Even five years back, nearly all transactions, from paying school fees to buying medicine, were primarily cash-based. But today, even the roadside vegetable vendor has a QR code or mobile number linked to a digital payment account. Such is the great strides taken in India’s digitalization benefiting its citizens. According to a report by ACI Worldwide, India was at the top spot globally in 2020 with 25.5 billion real-time payment transactions.

From enhancing the country’s online infrastructure and making most government services digital to increasing high-speed internet access, especially in rural areas, the digital transformation program is powering inclusivity (both economic and financial) through the Digital India program.

Consider this, as on June 2021, nearly 99 percent of the Indian population hold an Aadhar card, a landmark boosting the Indian bid to push its Digital India initiative. Aadhar is a 12-digit unique identification number issued by the Unique Identification Authority of India on behalf of the Indian government. This is a good benchmark to assess the success and strides made towards the country’s digitalization since Aadhar enables access to important government digital services.

Back in 2006, the seed of Digital India was planted in the form of the National e-Governance Plan comprising 31 Mission Mode Projects related to government services in general fields, including health, agriculture, police, and commercial taxes. Digital India, the digital transformation program, is an amalgamation of initiatives brought about by multiple government ministries into a single source of truth – creating a digital India.

And as we complete six years of this ambitious program, how far we have really come is worth looking into. The Unified Payments Interface (UPI) has been responsible for easing off the Digital India online work by streamlining digital payments and transactions between bank accounts of buyers and sellers. Introduced in 2016, the digitize India platform of UPI has seen a significant rise of 27.9 billion transactions in 2016 to 37.9 billion transactions in 2021. Following the ideology of digital payment, India has witnessed other digital technology initiatives such as e-KYC, DigiLocker and Electronic Signature System. Besides this, the Digital India movement also played a huge role in connecting Jan Dhan, Aadhar and Mobile, which has also been responsible for enabling the massive vaccination drive for COVID-19. Here are some interesting stats:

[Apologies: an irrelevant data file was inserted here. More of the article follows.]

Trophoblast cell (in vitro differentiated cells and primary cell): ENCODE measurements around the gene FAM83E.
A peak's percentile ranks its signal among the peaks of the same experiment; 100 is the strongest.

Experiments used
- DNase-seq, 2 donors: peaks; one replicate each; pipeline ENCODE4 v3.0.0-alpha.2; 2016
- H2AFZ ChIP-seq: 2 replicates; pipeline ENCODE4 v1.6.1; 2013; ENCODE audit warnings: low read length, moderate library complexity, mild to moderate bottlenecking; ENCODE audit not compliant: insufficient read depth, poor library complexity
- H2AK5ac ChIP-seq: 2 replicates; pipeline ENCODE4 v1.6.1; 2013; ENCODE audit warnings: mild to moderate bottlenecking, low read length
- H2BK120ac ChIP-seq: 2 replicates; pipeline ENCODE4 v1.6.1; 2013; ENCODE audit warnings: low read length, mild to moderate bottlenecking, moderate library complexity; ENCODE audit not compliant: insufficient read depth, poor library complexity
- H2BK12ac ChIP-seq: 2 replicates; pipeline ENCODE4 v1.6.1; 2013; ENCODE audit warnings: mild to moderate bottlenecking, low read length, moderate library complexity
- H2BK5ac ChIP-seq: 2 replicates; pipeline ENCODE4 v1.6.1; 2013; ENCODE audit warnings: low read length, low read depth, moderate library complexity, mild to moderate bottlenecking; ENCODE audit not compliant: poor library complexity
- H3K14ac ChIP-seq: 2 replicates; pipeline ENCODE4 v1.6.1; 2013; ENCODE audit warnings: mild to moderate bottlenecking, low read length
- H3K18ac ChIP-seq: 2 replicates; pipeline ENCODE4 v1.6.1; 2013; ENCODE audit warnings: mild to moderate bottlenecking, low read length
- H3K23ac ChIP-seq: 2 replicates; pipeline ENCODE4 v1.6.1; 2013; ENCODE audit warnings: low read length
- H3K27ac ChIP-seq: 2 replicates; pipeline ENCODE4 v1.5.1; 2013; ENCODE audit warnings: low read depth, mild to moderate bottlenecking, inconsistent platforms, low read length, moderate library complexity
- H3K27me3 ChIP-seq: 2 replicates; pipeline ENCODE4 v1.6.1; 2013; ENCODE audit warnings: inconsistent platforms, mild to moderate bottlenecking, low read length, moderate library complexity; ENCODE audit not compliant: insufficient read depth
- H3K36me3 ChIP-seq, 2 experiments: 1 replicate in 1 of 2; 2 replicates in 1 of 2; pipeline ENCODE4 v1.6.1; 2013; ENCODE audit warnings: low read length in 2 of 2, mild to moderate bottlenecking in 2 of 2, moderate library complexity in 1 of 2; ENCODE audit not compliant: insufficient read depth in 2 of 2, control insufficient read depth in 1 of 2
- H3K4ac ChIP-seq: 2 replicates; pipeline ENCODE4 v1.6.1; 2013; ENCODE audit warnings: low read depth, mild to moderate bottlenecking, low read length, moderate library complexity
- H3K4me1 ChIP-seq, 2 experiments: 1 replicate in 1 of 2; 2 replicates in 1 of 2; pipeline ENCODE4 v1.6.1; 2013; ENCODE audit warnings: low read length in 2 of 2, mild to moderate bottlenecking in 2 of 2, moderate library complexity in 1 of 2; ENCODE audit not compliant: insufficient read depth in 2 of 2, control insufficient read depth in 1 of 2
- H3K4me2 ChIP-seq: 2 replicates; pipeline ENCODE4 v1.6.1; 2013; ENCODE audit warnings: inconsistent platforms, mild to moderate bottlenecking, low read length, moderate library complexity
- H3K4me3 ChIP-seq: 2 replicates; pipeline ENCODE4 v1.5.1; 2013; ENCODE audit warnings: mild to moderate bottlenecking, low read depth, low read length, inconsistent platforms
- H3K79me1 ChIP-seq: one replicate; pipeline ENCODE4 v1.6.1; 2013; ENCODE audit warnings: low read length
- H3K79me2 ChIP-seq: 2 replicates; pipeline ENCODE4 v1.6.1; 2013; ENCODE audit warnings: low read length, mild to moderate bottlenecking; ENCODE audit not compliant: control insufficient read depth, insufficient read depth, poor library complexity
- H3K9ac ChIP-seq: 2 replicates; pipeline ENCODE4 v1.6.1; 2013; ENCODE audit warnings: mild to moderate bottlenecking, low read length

Interestingly, the number of active Internet users in India is expected to increase by 45% in the next five years and touch 900 million by 2025, according to the IAMAI-Kantar ICUBE 2020 report.

The Road Ahead: What are the possibilities now?

Since its commencement in 2015, the journey of Digital India hasn’t exactly been smooth, from concerns on data privacy to questioning the need for having an Aadhar card. Digital India’s aim was to spur growth to nine pillars: Broadband Highways, Universal Access to Mobile Connectivity, Public Internet Access Program, e-Governance: Reforming Government through Technology, e-Kranti – Electronic Delivery of Services, Information for All, Electronics Manufacturing, IT for Jobs and Early Harvest Programs.

Today, six years on Digital India has managed to bridge the gap between Bharat and India (the population living in its villages ‘Bharat’ and those residing in urban cities ‘India’) to a certain extent.  The Digital India program has made the working and data management of various departments and ministries of the Indian Government easier and quicker. The reduced amount of paperwork and more systematic arrangement of data has smoothened processes as well fast-tracked government services and reduced accompanying hassles, thereby benefiting citizens.